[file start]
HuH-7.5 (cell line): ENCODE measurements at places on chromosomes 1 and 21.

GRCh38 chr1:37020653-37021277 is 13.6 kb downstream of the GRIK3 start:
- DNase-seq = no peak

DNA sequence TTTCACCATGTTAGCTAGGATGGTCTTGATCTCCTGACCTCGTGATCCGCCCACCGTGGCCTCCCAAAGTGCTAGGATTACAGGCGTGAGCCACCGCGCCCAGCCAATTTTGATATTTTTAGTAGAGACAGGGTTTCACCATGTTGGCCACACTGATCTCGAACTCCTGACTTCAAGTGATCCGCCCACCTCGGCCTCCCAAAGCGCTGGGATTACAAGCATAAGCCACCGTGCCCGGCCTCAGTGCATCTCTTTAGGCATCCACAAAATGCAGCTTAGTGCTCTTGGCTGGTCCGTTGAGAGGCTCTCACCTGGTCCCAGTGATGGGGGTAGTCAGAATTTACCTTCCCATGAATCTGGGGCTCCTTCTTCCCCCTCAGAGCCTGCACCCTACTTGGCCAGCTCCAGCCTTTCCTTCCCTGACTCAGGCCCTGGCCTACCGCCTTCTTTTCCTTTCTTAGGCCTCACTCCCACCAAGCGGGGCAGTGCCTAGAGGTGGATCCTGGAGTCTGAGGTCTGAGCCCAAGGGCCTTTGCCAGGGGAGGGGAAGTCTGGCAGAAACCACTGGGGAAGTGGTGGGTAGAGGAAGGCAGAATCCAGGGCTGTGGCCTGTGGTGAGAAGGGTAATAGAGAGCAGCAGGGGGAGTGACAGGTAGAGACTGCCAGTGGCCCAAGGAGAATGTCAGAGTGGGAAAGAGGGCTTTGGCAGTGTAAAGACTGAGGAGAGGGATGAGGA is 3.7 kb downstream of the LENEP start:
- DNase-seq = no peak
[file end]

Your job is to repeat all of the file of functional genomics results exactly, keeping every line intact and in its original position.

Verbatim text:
HuH-7.5 (cell line): ENCODE measurements at places on chromosomes 1 and 21.

GRCh38 chr1:37020653-37021277 is 13.6 kb downstream of the GRIK3 start:
- DNase-seq = no peak

DNA sequence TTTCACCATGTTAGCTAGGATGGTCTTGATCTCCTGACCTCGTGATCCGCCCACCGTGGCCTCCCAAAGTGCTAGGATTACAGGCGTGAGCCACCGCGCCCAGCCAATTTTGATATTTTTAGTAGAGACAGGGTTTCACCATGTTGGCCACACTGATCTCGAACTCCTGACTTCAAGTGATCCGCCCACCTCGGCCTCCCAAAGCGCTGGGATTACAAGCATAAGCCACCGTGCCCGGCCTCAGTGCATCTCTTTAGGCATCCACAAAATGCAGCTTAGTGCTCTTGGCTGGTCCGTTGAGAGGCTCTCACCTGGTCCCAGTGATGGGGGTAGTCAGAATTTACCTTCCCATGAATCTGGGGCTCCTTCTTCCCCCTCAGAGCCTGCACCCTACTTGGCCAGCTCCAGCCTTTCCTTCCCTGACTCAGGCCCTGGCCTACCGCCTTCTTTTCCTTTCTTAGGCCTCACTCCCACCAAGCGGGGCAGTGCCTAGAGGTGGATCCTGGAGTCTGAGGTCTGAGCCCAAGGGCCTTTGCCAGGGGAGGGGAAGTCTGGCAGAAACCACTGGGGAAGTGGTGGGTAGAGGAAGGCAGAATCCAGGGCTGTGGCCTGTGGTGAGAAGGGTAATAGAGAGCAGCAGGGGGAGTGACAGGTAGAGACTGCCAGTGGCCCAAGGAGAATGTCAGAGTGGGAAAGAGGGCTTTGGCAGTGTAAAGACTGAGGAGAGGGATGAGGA is 3.7 kb downstream of the LENEP start:
- DNase-seq = no peak